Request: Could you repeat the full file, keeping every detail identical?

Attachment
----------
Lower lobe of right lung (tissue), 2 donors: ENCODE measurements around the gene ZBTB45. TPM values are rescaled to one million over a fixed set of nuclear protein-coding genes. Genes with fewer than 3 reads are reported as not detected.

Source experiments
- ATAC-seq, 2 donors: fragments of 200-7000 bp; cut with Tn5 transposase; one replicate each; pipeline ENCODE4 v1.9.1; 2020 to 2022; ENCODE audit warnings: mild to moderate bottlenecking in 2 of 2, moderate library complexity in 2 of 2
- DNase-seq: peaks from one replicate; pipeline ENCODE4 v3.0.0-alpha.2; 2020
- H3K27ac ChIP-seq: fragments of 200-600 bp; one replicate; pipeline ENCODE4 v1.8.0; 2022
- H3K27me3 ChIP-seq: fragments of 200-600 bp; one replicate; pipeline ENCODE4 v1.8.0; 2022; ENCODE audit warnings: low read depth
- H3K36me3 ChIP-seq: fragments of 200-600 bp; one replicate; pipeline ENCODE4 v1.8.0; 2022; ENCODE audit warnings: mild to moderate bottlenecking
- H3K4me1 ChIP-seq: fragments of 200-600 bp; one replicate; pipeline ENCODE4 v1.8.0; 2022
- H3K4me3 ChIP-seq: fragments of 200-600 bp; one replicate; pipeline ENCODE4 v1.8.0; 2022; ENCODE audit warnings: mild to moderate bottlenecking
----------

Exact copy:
Lower lobe of right lung (tissue), 2 donors: ENCODE measurements around the gene ZBTB45. TPM values are rescaled to one million over a fixed set of nuclear protein-coding genes. Genes with fewer than 3 reads are reported as not detected.

Source experiments
- ATAC-seq, 2 donors: fragments of 200-7000 bp; cut with Tn5 transposase; one replicate each; pipeline ENCODE4 v1.9.1; 2020 to 2022; ENCODE audit warnings: mild to moderate bottlenecking in 2 of 2, moderate library complexity in 2 of 2
- DNase-seq: peaks from one replicate; pipeline ENCODE4 v3.0.0-alpha.2; 2020
- H3K27ac ChIP-seq: fragments of 200-600 bp; one replicate; pipeline ENCODE4 v1.8.0; 2022
- H3K27me3 ChIP-seq: fragments of 200-600 bp; one replicate; pipeline ENCODE4 v1.8.0; 2022; ENCODE audit warnings: low read depth
- H3K36me3 ChIP-seq: fragments of 200-600 bp; one replicate; pipeline ENCODE4 v1.8.0; 2022; ENCODE audit warnings: mild to moderate bottlenecking
- H3K4me1 ChIP-seq: fragments of 200-600 bp; one replicate; pipeline ENCODE4 v1.8.0; 2022
- H3K4me3 ChIP-seq: fragments of 200-600 bp; one replicate; pipeline ENCODE4 v1.8.0; 2022; ENCODE audit warnings: mild to moderate bottlenecking